Complete Blood Count Test with Differential in Children
What is a complete blood count test with differential?
A complete blood count (CBC) test with differential measures the number and types of white blood cells in the blood.
Blood cells have important jobs. The body has 3 main types:
Red blood cells that carry oxygen through the body
White blood cells that help fight infection and disease
Platelets that help form blood clots after injury
A CBC test measures many aspects of the blood. A CBC with differential gives more details about white blood cells.
Blood contains blood cells and a liquid called plasma, made of water and proteins.
Children with infections, cancers, or blood disorders have changes in the number and kind of cells and proteins in their blood. Therapies and medicines can also change their blood.
Benefits of a CBC with differential
Health care providers use the CBC with differential to:
Diagnose a medical problem
Check if your child has an infection
Tell how your child fights infection
Study how a disease affects their body
Tell if a treatment is working
Getting ready for a CBC test
Follow your health care team’s instructions before the test. Tell them if your child is taking any:
Medicines (both prescribed and those without prescription)
These things may change the test results.
If your child is only getting a CBC test, they might be able to eat and drink as normal. But they might not if your care team orders other blood tests.
Steps of a CBC test
A care team member inserts a needle into your child’s vein to get a blood sample. They collect it in vials or tubes. The care team can also get blood from your child’s central venous access device such as a:
If your child does not have a device, the care team might start a peripheral IV to get blood samples.
Lab staff will study your child’s blood and report the results to your doctor.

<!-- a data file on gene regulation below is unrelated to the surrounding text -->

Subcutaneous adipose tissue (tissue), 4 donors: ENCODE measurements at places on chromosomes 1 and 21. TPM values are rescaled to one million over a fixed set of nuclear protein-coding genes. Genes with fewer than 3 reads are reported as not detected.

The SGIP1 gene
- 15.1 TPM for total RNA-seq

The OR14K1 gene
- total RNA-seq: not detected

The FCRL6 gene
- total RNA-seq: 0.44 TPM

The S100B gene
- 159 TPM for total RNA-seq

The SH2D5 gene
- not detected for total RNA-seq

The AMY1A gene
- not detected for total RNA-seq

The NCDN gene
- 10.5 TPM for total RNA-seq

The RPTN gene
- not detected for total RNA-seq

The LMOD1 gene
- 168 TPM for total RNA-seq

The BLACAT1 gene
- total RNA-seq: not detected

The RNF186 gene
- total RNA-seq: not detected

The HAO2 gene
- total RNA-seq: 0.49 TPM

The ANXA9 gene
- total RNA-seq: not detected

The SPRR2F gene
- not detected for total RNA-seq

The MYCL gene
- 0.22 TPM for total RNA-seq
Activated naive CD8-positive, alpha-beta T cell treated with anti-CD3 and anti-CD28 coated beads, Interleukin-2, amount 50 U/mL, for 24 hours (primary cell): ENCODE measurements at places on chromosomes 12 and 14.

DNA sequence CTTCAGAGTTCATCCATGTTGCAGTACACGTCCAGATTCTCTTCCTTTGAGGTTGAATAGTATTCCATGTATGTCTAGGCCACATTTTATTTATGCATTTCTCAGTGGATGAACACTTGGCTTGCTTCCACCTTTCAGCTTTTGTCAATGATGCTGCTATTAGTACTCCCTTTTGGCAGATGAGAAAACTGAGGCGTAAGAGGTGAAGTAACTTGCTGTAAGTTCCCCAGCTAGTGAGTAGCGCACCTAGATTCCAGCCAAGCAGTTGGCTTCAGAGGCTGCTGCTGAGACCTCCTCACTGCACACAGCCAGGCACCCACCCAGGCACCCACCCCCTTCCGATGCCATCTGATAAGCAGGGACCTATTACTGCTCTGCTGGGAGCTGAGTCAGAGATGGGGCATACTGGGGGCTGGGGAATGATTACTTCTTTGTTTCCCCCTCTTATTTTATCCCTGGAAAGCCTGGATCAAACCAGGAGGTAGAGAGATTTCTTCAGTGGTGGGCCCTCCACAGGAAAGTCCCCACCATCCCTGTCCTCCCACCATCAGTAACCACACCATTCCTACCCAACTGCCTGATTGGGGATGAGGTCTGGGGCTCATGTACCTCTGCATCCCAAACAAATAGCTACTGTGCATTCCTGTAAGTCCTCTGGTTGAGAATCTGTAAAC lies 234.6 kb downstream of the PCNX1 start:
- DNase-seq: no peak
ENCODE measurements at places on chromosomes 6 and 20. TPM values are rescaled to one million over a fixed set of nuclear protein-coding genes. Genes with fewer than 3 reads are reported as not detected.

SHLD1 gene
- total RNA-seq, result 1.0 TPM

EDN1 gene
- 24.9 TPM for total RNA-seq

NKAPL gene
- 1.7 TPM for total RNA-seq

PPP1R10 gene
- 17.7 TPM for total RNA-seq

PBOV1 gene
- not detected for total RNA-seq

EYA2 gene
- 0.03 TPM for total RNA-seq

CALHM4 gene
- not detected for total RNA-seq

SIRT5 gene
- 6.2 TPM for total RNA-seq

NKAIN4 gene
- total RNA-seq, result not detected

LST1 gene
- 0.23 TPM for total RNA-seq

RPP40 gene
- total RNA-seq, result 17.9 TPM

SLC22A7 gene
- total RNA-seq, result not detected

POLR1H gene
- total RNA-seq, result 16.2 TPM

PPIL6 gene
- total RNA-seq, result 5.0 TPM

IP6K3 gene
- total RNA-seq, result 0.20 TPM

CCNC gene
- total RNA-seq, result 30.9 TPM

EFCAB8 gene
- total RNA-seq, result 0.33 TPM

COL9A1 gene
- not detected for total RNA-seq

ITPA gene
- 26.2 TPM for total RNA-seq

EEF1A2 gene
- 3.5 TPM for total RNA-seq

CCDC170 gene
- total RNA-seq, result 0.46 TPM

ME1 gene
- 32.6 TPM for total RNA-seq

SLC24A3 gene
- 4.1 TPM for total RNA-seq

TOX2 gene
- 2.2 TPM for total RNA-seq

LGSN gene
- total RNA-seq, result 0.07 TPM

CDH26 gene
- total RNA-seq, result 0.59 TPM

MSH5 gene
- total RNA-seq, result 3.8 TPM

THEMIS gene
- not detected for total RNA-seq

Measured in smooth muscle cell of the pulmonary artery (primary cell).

What a CBC test measures
A CBC test measures:
Red blood cells (RBCs) – The numbers, size, and types of red blood cells
White blood cells (WBCs) – The numbers and types of white blood cells. The normal white blood cell count in healthy people is 5,000 to 10,000/mm3.
Platelets – The numbers and size of the platelets. A normal platelet count in healthy people is 150,000 to 400,000/mm3.
Hemoglobin – An iron-rich protein in red blood cells that carries oxygen to the body’s tissues. A normal hemoglobin level in healthy people is 12 g/dL.
Hematocrit (HCT or PCV) – How much space red blood cells take up in the blood compared to plasma and other cells
Reticulocyte count – The number of young red blood cells in the blood
Mean corpuscular volume (MCV) – The average size of red blood cells
The number of cells, their size, and types in a healthy person usually falls within a range of numbers (reference range or standard range). Your doctor compares your child’s results to these ranges.
Normal ranges can vary. They depend on your child’s age. Review these results with your care team. They can explain what is normal for your child.
What a CBC with differential measures
A CBC with differential includes more information about your child’s white blood cells.
Types of white blood cells
Neutrophils are the most common type of white blood cell. They fight off infection. Your care team may order an absolute neutrophil count (ANC) test to track your child’s neutrophil levels. When the ANC is below 500/mm3, the risk of infection is high.
There are 2 main types of lymphocytes: B cells and T cells.
B cells fight off invading viruses, bacteria, and toxins. B cells also play a role in the response to cancer.
T cells target and destroy cancer cells or cells infected with viruses.
Some types of cancer have abnormal B cells or T cells.
These cells remove foreign material such as germs and dead cells. They boost the body's immune response by making substances that fight disease.
These cells fight infection, inflammation, and allergic reactions such as asthma attacks. They also defend the body against parasites, bacteria, and fungus.
These cells affect allergic reactions, protection against parasites, and the immune response to some cancers.
Types of blood cells and related conditions
Low numbers or abnormalities of certain types of blood cells can lead to health conditions that require treatment such as: